## Using this notations, we can write:

C(1000) = 3000 + 200(1000) = 203000
That is, the cost of producing 1000 units is
\$203,000.00
The 1000 is called an input, with
corresponding output 203000.
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• Cost:
C = a + bx , the cost of producing x items
The “parameters” (numbers that are specific to
a particular business situation), are a and b.

## Example: C = 100 + 0.50x

fixed cost = \$100 cost per item produced = \$ 0.50

• Price-demand:
p = m - nx x is the number of items that
can be sold for a price of \$p per item
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Example: p(x)= 1 - 0.0001x:
Price




















Demand
          

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• Revenue:
Revenue will be (#items sold) x (price per
item)
R = xp where x = #items sold
p = price per item

## For our example: R(x) = xp = x(1 - 0.0001x)

Here’s the Revenue graph for our example:

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Revenue











Demand
          

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Note: lowered prices  greater demand 
increased sales
BUT the lower prices eventually overtake
increased sales, ultimately decreasing revenues.

• Profit:
Profit is, of course, Revenue – Cost: P = R – C
For our example:
C(x) = 100 + 0.50x
R(x) = x(1 - 0.0001x)
P(x) = x(1 - 0.0001x) – (100 + 0.50x) = -
0.0001x2 + 0.50x - 100
Here, Profit is written in terms of Demand (x).22
1-2 Transformations of Graphs

Horizontal shifts
y

reference:

f(x) = x2 
x
   
     


 23
shift left 2:
f(x + 2) = (x + 2)2
y

x
   
     



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shift right 2:
f(x - 2) = (x - 2)2
y

x
   
     




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Vertical shifts
reference:
f(x) = x2 y

x
   
     



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shift up 2:
f(x) + 2 = x2 + 2

y

x
   
     



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shift down 2:
f(x) - 2 = x2 - 2
y

x
   
     



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Linear Functions and Straight Lines

Linear functions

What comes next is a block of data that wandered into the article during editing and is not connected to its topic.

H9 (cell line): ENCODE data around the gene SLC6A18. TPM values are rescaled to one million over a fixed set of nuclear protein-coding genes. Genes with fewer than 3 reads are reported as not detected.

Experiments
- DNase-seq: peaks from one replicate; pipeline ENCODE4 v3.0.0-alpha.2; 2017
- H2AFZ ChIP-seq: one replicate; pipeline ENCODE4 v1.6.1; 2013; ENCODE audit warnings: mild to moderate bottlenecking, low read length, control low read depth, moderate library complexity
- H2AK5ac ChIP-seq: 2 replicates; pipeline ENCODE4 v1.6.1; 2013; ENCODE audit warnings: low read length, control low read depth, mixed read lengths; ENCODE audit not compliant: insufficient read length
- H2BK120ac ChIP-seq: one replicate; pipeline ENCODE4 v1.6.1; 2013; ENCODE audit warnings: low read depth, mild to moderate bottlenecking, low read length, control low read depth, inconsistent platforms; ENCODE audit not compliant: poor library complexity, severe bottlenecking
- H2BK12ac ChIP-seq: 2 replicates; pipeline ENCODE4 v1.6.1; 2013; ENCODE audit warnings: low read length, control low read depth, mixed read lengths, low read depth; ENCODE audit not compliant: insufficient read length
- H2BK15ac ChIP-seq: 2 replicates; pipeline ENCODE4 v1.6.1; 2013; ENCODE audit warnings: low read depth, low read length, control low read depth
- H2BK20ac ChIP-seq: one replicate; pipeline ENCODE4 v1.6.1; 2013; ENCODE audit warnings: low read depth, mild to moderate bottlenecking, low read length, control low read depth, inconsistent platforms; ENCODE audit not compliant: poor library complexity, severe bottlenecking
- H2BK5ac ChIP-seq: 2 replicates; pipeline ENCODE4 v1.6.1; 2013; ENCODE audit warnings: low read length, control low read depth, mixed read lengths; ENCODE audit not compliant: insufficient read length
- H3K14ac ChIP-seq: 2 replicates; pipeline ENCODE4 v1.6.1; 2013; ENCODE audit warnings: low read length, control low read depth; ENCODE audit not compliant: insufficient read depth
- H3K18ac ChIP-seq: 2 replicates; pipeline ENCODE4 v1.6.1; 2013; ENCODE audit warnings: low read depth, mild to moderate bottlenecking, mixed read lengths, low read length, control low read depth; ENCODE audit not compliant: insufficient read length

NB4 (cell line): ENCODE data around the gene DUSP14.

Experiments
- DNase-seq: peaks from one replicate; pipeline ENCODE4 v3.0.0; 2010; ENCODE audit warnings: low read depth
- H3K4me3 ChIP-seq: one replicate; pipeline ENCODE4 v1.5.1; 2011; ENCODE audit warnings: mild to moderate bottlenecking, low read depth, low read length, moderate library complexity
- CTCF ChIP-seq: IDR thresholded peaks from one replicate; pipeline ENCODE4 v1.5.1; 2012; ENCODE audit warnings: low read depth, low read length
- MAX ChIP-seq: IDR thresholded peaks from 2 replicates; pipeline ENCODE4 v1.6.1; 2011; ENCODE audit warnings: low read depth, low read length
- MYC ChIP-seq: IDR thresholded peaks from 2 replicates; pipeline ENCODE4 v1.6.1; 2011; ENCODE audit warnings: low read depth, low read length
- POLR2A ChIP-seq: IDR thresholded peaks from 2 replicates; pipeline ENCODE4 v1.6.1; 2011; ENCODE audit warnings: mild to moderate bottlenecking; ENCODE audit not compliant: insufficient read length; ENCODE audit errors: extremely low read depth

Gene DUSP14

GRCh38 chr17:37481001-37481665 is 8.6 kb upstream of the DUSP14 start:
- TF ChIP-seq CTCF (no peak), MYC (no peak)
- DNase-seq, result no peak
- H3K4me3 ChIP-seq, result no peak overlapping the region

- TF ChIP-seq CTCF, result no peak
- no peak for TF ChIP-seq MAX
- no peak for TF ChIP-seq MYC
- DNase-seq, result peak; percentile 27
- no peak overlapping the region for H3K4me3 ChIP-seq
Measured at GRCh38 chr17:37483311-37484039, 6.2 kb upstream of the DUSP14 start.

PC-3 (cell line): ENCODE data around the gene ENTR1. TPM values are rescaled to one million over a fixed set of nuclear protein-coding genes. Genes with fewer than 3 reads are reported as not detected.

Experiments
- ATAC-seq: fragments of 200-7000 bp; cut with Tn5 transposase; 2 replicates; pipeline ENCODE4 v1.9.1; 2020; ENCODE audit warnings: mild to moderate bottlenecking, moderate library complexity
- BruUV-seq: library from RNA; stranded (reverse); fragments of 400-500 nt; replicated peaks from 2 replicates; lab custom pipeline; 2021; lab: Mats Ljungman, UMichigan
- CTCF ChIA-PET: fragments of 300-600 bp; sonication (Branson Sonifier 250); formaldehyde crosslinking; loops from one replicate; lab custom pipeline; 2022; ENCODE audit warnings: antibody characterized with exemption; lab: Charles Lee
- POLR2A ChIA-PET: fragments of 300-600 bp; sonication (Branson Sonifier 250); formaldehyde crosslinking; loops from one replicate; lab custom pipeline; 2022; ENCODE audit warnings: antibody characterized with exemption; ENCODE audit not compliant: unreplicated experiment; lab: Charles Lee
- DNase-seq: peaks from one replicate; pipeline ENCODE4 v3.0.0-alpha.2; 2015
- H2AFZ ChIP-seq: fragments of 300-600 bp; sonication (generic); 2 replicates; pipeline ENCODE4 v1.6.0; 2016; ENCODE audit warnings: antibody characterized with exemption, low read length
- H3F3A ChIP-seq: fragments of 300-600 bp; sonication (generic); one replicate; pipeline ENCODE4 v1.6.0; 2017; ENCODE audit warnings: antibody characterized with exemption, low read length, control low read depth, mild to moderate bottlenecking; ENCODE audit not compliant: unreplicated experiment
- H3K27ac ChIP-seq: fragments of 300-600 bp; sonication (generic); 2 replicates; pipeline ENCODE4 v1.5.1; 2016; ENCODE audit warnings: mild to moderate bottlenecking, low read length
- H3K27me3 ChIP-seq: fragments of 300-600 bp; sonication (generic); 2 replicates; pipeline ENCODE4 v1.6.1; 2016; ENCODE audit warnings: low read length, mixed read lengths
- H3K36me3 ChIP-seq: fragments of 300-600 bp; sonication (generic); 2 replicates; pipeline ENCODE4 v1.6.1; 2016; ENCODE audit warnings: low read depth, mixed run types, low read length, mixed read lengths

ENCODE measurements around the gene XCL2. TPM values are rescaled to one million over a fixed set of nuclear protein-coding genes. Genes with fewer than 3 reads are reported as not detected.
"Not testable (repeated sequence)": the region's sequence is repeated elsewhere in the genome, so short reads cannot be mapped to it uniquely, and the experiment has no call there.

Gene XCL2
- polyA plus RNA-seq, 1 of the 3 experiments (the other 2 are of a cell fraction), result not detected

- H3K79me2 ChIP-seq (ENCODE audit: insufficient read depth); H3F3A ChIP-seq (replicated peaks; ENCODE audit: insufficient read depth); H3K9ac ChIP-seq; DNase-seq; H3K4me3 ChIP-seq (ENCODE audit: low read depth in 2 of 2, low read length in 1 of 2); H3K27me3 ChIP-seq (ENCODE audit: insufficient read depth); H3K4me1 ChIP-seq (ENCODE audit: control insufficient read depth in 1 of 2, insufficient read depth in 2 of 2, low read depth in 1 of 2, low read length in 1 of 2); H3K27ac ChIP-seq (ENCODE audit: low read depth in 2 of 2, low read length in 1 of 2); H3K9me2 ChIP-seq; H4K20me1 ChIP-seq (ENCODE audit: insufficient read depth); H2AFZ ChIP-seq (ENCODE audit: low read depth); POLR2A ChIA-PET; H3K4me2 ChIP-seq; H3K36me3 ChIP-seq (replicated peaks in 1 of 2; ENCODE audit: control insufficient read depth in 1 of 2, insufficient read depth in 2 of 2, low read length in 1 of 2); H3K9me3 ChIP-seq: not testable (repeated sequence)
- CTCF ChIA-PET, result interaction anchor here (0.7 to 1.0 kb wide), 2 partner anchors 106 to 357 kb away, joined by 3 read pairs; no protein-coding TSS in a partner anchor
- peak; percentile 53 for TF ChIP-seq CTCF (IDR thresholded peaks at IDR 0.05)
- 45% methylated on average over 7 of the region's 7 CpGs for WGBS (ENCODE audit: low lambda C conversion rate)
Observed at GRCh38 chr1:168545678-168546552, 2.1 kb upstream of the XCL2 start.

are of the form f(x) = mx + b
e.g f(x) = -3x + 4 (m = -3, b = 4)
called linear because they graph as straight
lines
sometimes written y = mx + b (slope-
intercept form)

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Graphing a linear function using intercept
method
Example: or f(x) = 2x + 4
(1) convert to equation form: y = 2x + 4
(2) Find intercepts: set x = 0, solve to get
y-intercept = 4
set y = 0, solve to get
x-intercept = -2
(3) Plot the intercepts and draw the line:

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y

x
        





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Graphing a function having restricted
domain
Most real-world functions will have restricted
domains, e.g.
A = 6t + 10, 0 ≤ t ≤ 100
The “0 ≤ t ≤ 100” is a domain restriction,
meaning that the function is valid only for
values of t between 0 and 100, inclusive.

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To graph it, calculate the points at the
extreme left and right:
if t = 0, A = 10  point (0, 10)
if t = 100, A = 610  point (100, 610)
Graph the points and draw the line:

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A













t
          

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Slope of a line

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Computing slope, given two points:

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In general, given two points (x1, y1)
and (x2, y2), the slope of the line
passing through them is

y 2  y1
m = (slope formula)
x 2  x1

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Kinds of slope

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When the slope is zero, we have a constant
function.
When a function is written in slope-intercept
form
f(x) = mx + b or
y = mx + b
the coefficient m of x will be the slope
the constant term b will be the y-intercept